Sydney Recording Studio: Latin music is a popular art form developed in various Latin American countries, mainly Cuba, and is unique for the type of rhythmic structures it builds upon. It is vocal and instrumental music, originally derived from African religious ceremonies, however viewed today primarily as dance music. Its strongest characteristic, however, is its rhythm, which is highly syncopated (when the various rhythms being played at one time, create counterpoint against each other in exciting cross rhythms). It is traditionally played by native percussion and string instruments, namely the timbales, congas, bongo, guitar, and the tres (nine-string Cuban guitar). Over time, the piano replaced the guitar as the choral instrument, while the bass, woodwind, trumpets and trombones were added to play melodies and riffs (repetitions of sound).
Sydney Recording Studio: Latin Music “The Clave”
Most Latin music is based on a rhythmic pattern known as the clave. Clave is the basic building block of all Cuban music, and is a 3-2 (occasionally 2-3) rhythmic pattern. Claves are also the name for the two sticks that play this 3-2 (clave) pattern.
Latin music generally uses a three form with (1) a long introductory verse, followed (2) by a montuno section where the band plays a vamp (a two- or three chord progression), building intensity with devices like the mambo (where members of the front line play contrasting riffs) before (3) returning back to the verse and closing out the selection, generally with some type of coda (a short predetermined way of ending a piece; like a postscript at the end of letters).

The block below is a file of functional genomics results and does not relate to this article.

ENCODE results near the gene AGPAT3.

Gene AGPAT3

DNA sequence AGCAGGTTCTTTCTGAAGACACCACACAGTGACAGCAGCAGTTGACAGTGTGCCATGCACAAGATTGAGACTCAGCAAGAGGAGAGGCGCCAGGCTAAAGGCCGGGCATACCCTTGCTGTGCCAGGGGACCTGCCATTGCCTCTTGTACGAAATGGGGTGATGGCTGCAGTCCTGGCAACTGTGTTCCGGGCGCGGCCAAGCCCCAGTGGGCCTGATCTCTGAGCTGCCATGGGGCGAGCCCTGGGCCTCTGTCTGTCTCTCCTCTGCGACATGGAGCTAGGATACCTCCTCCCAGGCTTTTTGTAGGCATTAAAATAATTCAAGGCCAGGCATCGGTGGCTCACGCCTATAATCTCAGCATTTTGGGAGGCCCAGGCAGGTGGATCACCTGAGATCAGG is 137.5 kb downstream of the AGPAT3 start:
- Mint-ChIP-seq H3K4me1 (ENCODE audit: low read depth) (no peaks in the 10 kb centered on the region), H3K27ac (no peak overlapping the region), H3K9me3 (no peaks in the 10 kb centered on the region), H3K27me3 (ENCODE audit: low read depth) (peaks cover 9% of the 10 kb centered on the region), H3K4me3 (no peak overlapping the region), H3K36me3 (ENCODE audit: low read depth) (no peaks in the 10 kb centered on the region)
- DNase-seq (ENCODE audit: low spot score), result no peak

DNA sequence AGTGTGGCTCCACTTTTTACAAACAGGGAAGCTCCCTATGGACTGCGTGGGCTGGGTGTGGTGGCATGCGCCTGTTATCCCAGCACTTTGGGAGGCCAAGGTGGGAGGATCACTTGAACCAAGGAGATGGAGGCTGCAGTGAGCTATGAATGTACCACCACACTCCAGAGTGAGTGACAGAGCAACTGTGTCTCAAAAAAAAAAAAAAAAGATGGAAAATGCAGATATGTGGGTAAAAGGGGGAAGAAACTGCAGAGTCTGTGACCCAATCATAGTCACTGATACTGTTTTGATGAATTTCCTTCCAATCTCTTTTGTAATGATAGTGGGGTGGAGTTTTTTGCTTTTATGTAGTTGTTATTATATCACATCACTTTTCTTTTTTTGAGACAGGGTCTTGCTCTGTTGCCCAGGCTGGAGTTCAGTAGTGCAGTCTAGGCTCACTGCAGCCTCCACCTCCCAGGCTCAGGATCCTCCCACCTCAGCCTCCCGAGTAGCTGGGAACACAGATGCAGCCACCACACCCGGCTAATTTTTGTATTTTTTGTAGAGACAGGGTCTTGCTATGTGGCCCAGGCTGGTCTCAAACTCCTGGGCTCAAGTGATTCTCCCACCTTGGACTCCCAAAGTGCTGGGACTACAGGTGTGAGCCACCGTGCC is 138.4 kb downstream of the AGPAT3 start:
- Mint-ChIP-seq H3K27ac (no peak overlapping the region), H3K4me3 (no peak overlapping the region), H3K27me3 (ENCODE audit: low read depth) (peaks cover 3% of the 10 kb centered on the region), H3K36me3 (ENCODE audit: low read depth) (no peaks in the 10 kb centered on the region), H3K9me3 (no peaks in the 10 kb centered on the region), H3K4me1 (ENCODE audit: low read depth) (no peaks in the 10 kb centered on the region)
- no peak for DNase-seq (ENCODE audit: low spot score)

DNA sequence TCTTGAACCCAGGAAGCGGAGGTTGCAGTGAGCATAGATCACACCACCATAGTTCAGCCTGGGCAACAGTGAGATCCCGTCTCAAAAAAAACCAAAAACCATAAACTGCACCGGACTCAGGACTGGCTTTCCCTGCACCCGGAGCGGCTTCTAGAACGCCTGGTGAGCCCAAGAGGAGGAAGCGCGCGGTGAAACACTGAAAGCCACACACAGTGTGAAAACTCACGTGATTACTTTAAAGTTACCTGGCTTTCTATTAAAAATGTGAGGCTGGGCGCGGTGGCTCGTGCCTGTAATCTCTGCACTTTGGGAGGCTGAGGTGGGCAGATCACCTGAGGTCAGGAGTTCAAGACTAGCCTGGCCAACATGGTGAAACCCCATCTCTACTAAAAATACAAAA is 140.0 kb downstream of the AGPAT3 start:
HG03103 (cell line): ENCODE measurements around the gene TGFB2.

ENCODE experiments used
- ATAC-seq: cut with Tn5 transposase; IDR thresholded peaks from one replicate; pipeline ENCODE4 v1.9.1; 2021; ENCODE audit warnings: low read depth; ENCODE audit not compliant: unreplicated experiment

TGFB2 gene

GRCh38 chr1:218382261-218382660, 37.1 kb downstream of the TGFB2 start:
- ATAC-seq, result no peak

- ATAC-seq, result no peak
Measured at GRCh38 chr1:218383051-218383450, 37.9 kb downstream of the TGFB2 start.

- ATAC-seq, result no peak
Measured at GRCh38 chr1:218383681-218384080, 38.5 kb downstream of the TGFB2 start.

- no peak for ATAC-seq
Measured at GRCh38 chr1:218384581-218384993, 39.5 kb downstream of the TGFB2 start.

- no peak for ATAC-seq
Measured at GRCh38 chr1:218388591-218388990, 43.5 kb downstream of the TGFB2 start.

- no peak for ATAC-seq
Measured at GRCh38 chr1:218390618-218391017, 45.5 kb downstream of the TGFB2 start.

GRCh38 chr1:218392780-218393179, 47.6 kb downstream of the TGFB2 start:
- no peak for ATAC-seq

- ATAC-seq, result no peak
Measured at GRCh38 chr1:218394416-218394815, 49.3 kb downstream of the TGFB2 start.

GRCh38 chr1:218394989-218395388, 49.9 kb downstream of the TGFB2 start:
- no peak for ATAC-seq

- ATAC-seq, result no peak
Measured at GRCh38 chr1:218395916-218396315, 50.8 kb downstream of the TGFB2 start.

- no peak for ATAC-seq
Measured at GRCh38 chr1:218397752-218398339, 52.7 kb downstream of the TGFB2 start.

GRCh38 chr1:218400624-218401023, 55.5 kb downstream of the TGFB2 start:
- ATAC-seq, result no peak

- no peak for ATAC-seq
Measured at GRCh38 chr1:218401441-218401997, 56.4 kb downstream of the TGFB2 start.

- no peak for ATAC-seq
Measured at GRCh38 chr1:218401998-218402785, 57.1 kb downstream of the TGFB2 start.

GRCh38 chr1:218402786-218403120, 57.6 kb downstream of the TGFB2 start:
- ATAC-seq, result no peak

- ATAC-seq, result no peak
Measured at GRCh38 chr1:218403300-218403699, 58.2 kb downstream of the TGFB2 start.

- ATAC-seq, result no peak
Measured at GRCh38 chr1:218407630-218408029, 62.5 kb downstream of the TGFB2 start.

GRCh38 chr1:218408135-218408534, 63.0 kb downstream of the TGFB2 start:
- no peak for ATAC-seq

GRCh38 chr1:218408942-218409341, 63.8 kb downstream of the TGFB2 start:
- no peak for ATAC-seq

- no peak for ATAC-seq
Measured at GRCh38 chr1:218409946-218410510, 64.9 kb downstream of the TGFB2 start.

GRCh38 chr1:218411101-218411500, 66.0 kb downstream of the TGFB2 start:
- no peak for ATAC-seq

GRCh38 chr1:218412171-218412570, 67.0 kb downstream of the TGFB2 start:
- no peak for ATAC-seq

Sydney Recording Studio: Latin Music Terms
Some important characteristics of Latin music are:
Clave: a syncopated rhythmic pattern played with two sticks, around which everything in the band revolves.
Call And Response Inspiraciones: a musical exchange between two voices inspiratons, improvised phrase by lead vocalist or instrumentalist.
Bajo-Tumbao-bass: repeated rhythmic pattern for the bass or conga based on the clave.